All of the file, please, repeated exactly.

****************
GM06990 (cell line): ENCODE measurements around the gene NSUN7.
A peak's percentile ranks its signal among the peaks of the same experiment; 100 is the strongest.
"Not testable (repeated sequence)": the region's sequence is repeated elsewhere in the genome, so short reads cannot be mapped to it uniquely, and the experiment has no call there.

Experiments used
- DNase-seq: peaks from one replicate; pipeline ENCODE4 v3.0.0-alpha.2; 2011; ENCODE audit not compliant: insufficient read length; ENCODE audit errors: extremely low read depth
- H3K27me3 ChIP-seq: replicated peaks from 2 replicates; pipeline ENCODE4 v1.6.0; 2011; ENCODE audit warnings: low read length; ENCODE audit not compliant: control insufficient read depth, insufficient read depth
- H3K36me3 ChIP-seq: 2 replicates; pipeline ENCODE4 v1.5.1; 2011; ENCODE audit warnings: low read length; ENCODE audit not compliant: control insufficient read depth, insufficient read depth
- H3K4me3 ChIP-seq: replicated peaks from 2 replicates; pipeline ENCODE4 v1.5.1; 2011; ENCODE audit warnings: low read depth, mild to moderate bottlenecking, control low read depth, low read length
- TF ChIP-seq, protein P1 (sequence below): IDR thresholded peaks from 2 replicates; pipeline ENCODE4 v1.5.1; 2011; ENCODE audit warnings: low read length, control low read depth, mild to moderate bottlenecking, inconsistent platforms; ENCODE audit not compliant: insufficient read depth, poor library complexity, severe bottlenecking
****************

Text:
GM06990 (cell line): ENCODE measurements around the gene NSUN7.
A peak's percentile ranks its signal among the peaks of the same experiment; 100 is the strongest.
"Not testable (repeated sequence)": the region's sequence is repeated elsewhere in the genome, so short reads cannot be mapped to it uniquely, and the experiment has no call there.

Experiments used
- DNase-seq: peaks from one replicate; pipeline ENCODE4 v3.0.0-alpha.2; 2011; ENCODE audit not compliant: insufficient read length; ENCODE audit errors: extremely low read depth
- H3K27me3 ChIP-seq: replicated peaks from 2 replicates; pipeline ENCODE4 v1.6.0; 2011; ENCODE audit warnings: low read length; ENCODE audit not compliant: control insufficient read depth, insufficient read depth
- H3K36me3 ChIP-seq: 2 replicates; pipeline ENCODE4 v1.5.1; 2011; ENCODE audit warnings: low read length; ENCODE audit not compliant: control insufficient read depth, insufficient read depth
- H3K4me3 ChIP-seq: replicated peaks from 2 replicates; pipeline ENCODE4 v1.5.1; 2011; ENCODE audit warnings: low read depth, mild to moderate bottlenecking, control low read depth, low read length
- TF ChIP-seq, protein P1 (sequence below): IDR thresholded peaks from 2 replicates; pipeline ENCODE4 v1.5.1; 2011; ENCODE audit warnings: low read length, control low read depth, mild to moderate bottlenecking, inconsistent platforms; ENCODE audit not compliant: insufficient read depth, poor library complexity, severe bottlenecking